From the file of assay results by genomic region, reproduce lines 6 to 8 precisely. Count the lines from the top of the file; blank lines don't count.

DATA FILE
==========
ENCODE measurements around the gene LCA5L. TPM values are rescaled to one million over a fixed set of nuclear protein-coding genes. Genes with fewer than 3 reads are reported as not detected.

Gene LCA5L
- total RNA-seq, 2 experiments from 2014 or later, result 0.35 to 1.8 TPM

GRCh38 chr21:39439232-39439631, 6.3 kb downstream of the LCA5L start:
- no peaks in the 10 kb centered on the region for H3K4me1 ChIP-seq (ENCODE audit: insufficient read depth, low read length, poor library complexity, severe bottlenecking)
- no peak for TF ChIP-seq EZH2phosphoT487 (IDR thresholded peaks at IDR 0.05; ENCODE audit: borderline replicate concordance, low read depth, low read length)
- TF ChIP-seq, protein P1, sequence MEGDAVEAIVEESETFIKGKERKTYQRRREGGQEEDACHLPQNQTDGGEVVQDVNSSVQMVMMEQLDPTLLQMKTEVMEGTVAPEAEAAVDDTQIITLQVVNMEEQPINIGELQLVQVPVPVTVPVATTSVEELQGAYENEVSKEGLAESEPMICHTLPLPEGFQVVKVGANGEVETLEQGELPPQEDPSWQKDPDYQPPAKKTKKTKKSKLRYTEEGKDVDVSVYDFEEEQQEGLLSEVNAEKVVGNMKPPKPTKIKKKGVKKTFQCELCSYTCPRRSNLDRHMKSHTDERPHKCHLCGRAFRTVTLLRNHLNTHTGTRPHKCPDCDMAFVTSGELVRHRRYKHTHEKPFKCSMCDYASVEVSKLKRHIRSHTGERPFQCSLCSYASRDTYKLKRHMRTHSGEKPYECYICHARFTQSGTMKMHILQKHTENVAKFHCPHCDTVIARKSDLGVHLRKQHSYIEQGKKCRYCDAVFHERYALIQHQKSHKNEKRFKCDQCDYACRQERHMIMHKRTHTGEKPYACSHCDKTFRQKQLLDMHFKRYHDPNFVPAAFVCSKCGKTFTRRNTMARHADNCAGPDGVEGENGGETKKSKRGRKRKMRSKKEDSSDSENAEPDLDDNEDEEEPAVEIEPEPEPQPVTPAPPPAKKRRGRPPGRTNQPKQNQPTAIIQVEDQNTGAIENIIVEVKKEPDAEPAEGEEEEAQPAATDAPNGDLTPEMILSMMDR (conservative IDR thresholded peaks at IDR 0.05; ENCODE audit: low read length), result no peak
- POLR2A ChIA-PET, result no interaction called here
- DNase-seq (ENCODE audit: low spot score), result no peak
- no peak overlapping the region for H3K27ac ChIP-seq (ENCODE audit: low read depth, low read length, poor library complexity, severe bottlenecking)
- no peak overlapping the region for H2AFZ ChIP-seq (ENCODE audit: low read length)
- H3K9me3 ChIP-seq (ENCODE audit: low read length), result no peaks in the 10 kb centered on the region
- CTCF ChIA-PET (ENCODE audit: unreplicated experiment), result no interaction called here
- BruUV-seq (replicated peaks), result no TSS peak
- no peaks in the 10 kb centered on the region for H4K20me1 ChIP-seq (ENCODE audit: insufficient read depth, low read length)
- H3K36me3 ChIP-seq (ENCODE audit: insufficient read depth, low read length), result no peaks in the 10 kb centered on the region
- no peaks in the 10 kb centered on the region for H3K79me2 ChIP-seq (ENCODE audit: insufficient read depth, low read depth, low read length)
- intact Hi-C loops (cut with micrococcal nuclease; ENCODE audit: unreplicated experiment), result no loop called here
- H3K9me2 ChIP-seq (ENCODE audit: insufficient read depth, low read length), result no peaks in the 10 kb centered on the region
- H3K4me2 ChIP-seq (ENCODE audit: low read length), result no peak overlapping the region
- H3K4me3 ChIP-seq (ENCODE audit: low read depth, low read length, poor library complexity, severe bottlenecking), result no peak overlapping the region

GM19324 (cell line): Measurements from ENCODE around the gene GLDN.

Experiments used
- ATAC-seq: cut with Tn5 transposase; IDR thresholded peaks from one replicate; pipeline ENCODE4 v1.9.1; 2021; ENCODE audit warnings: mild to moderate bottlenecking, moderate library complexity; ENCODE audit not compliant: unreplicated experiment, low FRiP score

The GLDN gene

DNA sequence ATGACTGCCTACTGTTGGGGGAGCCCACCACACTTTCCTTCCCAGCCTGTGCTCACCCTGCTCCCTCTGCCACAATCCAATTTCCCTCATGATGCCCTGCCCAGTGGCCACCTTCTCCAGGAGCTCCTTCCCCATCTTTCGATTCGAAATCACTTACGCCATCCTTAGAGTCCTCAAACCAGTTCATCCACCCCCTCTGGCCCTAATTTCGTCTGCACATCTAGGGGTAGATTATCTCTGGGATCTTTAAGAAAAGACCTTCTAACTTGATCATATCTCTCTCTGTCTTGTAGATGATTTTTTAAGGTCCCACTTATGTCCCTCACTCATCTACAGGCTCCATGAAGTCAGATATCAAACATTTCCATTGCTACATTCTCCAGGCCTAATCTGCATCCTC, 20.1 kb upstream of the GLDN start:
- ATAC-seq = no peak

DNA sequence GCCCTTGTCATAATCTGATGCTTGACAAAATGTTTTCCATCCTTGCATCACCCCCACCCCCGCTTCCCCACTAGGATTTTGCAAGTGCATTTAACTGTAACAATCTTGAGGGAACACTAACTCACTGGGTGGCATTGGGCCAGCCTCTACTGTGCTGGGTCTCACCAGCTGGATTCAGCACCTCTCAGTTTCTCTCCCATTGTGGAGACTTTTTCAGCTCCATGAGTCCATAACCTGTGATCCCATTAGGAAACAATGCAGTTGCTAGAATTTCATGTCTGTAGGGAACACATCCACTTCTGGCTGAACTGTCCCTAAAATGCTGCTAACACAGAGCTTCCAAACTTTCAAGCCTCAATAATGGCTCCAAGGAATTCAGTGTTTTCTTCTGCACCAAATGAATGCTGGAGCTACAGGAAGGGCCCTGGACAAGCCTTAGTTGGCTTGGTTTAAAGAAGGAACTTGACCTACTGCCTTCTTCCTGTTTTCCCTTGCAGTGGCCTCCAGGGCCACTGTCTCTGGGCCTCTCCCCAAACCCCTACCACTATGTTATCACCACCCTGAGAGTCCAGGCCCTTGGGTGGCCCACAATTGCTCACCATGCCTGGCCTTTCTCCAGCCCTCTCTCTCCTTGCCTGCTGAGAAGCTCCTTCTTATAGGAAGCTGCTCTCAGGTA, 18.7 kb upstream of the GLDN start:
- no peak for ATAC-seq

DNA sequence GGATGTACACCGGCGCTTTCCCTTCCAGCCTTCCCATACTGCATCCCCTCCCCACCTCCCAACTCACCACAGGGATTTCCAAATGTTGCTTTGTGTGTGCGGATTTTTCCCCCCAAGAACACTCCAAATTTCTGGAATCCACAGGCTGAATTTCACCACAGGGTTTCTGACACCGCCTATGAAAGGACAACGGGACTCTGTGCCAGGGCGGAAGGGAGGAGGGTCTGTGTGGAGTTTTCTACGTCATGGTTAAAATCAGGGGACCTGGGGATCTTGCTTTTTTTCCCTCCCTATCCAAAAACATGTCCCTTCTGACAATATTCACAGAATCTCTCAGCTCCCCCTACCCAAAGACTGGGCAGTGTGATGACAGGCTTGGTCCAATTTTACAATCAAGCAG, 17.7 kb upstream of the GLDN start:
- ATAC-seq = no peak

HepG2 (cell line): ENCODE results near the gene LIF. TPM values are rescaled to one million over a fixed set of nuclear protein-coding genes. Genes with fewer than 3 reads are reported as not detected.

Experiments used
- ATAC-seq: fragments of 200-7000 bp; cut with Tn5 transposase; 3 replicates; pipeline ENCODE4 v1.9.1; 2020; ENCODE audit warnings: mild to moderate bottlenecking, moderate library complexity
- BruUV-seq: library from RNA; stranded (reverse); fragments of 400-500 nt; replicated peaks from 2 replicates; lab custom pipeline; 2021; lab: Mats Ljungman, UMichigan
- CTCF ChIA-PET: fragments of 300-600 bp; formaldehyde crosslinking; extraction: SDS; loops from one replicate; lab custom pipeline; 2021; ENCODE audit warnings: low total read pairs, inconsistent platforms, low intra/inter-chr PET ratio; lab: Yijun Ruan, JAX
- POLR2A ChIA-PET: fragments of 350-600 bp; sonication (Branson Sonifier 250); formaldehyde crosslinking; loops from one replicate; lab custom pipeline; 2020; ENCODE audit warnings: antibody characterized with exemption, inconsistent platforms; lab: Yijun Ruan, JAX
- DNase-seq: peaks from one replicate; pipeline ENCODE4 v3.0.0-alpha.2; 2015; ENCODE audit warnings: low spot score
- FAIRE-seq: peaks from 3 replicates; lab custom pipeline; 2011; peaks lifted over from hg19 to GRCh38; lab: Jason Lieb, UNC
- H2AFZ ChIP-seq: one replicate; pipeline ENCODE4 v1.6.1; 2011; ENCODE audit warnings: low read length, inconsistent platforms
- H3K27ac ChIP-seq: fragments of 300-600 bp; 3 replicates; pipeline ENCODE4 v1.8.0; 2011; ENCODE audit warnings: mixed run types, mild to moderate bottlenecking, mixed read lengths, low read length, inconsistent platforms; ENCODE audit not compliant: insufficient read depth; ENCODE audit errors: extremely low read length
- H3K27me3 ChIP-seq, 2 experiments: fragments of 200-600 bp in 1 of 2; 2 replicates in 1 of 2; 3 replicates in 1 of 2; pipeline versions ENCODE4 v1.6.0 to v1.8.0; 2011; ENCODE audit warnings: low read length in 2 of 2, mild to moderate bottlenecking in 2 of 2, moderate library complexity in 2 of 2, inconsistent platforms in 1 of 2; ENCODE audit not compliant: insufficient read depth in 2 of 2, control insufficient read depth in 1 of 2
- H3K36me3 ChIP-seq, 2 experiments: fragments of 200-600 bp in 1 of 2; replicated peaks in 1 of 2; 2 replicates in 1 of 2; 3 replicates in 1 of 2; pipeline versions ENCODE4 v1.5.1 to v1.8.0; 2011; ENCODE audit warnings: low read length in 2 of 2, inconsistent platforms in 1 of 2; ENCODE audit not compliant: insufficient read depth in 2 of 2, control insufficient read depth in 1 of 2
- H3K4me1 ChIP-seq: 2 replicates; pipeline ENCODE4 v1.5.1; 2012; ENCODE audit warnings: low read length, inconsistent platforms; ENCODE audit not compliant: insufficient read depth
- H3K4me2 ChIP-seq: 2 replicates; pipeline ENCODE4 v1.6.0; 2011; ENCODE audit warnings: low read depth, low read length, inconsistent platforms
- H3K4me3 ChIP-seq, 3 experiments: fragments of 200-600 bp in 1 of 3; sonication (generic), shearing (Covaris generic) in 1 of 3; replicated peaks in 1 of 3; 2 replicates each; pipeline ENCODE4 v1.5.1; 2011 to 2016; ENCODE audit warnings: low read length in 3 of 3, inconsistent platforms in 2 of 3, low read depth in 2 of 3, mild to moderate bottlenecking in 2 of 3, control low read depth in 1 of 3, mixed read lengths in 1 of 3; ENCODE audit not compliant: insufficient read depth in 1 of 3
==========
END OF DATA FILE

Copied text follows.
- no peak for TF ChIP-seq EZH2phosphoT487 (IDR thresholded peaks at IDR 0.05; ENCODE audit: borderline replicate concordance, low read depth, low read length)
- TF ChIP-seq, protein P1, sequence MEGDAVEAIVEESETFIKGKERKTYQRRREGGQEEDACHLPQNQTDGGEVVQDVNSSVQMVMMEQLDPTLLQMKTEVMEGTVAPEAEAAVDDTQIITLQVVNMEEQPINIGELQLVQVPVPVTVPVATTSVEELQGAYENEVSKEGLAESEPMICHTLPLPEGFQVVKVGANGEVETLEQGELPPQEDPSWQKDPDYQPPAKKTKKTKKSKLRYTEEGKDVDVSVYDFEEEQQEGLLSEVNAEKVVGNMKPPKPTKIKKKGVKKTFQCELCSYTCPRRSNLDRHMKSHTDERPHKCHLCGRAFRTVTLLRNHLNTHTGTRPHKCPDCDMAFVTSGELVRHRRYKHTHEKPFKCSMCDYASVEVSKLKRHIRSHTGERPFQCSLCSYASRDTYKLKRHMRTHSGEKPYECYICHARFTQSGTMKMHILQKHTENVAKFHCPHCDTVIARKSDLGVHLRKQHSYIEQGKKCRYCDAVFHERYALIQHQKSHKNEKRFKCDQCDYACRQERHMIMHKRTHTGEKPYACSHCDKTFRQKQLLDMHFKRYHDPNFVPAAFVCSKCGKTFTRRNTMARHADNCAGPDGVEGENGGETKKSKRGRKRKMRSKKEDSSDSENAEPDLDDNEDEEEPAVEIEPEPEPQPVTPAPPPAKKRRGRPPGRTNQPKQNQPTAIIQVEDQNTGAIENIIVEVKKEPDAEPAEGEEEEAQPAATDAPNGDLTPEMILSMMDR (conservative IDR thresholded peaks at IDR 0.05; ENCODE audit: low read length), result no peak
- POLR2A ChIA-PET, result no interaction called here